The semiconductor properties of passive films and corrosion behavior of stainless steel reinforcing bars in simulated concrete pore solution
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The vulnerability of concrete reinforcing steels to corrosion when depassivation occurs, typically in the presence of chloride, makes it important to understand the nature of the steels’ passive films. In Part I of the study, electrochemical techniques and Mott–Schottky analysis were used to investigate these films formed on five different grades of stainless steel and carbon steel reinforcing bars exposed to simulated concrete pore solution. The influence of the steel composition and surface finish on Mott–Schottky plots and the electronic properties are discussed in relation to the steels’ corrosion resistance. A p-type semiconductor behavior was observed in the stainless steel alloys in the cathodic potential regions and an n-type in the anodic potential regions. The n-type behavior is similar to that observed in the carbon steel. The electronic and electrochemical properties of the austenitic grades were superior to the duplex grades. The molybdenum-containing grades, 316LN and 2205, did not show the expected superior properties compared to molybdenum-free grades, 304L and 2304. Also, the replacement of nickel by manganese in the 24100 alloy was not found to be detrimental. The as-received bars showed electronic and electrochemical properties that are more realistic to field conditions than those of the polished cross-sections.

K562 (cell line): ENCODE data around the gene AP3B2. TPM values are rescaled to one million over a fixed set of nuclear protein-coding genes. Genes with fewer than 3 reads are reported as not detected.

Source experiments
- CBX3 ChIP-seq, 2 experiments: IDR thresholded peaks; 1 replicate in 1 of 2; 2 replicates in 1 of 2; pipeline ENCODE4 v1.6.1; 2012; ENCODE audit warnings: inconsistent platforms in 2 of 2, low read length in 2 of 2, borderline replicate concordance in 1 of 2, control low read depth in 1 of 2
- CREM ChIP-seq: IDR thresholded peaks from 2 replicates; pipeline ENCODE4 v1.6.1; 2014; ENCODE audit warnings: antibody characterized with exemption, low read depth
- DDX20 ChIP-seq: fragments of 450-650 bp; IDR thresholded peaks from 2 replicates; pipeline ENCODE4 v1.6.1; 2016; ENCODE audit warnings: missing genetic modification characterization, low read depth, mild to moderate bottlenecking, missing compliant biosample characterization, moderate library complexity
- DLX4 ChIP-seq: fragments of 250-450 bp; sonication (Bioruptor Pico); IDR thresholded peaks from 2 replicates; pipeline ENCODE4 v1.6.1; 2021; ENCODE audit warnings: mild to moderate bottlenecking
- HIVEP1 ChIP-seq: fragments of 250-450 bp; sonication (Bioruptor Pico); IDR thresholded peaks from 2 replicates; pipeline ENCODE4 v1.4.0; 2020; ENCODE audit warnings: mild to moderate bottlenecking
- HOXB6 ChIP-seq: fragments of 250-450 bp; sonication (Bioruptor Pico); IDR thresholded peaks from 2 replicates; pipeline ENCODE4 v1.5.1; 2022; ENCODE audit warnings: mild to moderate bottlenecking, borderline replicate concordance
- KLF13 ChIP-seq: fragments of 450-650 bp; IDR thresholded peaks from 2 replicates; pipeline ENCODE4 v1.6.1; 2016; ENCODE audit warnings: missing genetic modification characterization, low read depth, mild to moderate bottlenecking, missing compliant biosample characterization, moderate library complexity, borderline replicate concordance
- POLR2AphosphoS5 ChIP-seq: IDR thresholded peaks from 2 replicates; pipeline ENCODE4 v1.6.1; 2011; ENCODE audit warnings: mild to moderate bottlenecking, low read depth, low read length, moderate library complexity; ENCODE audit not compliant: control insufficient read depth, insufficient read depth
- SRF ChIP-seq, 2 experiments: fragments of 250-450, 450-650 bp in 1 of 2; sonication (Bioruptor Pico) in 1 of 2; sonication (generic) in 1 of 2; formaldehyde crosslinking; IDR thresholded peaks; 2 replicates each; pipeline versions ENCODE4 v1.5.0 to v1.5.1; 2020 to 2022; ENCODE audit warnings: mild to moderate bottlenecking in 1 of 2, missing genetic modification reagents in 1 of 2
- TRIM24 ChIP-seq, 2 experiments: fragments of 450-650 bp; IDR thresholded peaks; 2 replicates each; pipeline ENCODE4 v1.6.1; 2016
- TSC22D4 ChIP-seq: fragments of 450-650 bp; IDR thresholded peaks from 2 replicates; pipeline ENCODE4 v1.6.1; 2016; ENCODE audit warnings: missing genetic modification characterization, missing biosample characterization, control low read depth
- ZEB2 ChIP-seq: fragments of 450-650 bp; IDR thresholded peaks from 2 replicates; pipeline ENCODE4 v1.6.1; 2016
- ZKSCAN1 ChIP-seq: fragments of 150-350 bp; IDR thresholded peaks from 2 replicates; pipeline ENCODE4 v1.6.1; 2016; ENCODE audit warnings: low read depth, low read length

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I.G. Ogunsanya, C.M. Hansson (2019). The semiconductor properties of passive films and corrosion behavior of stainless steel reinforcing bars in simulated concrete pore solution. UWSpace. http://hdl.handle.net/10012/15278
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